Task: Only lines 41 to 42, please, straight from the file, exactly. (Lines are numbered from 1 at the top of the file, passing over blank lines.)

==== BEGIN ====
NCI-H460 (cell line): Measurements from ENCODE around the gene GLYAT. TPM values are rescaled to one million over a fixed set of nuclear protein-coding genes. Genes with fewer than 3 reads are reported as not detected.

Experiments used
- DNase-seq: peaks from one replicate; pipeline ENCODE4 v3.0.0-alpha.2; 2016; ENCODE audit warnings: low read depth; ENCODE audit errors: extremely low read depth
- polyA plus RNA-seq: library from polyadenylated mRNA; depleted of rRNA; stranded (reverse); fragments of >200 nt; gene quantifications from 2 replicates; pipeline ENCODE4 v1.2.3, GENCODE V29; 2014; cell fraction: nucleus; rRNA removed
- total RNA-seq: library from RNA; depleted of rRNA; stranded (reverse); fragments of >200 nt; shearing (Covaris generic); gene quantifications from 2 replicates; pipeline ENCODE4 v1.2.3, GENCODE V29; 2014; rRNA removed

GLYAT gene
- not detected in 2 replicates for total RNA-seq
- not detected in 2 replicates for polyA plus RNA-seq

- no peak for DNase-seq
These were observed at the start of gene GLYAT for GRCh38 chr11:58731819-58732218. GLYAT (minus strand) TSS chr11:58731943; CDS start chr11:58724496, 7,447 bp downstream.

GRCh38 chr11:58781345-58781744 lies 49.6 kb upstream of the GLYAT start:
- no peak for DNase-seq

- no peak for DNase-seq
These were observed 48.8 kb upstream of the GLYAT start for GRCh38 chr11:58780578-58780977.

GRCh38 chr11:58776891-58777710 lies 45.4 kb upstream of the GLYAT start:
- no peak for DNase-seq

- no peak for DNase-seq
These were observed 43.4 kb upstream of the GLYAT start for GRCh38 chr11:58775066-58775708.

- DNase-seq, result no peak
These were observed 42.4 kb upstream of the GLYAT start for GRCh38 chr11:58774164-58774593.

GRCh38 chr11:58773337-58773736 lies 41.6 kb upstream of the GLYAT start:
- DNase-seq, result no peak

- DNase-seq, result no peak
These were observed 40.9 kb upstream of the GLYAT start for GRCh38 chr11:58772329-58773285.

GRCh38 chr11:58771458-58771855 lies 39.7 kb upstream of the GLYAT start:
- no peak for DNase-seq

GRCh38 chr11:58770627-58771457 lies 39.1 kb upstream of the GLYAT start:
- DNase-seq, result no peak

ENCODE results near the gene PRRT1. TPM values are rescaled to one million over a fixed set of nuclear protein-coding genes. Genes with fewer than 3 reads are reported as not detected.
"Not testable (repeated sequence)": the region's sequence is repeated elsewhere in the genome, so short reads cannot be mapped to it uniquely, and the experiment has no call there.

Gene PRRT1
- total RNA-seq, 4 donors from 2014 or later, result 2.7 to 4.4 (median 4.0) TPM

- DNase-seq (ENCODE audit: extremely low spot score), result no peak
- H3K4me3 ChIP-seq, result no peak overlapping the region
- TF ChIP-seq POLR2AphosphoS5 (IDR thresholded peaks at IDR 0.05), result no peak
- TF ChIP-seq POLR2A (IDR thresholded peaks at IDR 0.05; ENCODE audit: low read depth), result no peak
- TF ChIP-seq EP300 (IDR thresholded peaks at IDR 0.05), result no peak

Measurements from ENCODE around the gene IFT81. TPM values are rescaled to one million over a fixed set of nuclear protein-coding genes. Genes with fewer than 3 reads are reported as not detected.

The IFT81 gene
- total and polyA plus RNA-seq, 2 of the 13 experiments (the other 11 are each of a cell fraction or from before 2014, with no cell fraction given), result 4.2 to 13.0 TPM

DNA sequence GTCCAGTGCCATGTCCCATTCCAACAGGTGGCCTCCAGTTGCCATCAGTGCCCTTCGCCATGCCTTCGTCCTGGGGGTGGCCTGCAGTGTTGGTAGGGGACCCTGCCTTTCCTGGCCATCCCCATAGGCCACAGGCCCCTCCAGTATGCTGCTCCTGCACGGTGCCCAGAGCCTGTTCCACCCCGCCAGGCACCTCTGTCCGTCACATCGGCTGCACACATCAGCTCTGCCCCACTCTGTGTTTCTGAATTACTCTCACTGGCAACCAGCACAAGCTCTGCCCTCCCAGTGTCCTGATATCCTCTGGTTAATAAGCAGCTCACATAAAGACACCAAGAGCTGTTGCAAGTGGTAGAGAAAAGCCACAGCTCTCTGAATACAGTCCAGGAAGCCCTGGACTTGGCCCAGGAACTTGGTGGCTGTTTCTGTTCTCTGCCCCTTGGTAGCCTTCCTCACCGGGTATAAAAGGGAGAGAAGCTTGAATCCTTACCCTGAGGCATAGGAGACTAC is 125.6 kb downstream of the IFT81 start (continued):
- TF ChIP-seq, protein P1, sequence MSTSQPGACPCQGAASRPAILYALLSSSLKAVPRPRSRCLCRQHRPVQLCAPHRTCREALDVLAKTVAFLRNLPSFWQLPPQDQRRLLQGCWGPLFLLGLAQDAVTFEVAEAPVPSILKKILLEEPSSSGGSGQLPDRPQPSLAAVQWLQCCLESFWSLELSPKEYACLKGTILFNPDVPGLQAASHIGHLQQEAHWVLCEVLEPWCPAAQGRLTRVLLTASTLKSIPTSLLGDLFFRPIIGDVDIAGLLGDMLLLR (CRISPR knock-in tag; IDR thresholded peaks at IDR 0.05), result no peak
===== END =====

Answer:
DNA sequence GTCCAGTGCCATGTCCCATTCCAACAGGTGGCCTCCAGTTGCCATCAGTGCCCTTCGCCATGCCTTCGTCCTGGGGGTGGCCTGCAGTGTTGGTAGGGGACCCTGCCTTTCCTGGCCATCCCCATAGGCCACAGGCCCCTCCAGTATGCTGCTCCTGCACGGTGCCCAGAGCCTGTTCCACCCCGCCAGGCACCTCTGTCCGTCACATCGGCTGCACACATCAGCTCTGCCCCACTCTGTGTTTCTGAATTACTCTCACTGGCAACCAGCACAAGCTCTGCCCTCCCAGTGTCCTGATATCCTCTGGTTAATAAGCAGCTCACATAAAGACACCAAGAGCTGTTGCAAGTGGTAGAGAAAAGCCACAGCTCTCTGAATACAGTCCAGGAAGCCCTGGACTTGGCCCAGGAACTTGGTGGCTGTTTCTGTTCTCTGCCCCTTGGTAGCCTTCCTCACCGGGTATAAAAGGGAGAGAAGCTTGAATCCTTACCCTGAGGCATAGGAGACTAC is 125.6 kb downstream of the IFT81 start (continued):
- TF ChIP-seq, protein P1, sequence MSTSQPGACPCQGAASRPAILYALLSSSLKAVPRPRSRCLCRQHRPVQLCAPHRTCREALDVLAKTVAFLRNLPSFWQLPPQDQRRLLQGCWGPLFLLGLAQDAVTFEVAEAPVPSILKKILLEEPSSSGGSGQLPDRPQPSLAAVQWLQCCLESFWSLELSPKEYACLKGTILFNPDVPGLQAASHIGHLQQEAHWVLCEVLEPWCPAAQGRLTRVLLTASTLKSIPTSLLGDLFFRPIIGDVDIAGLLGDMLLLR (CRISPR knock-in tag; IDR thresholded peaks at IDR 0.05), result no peak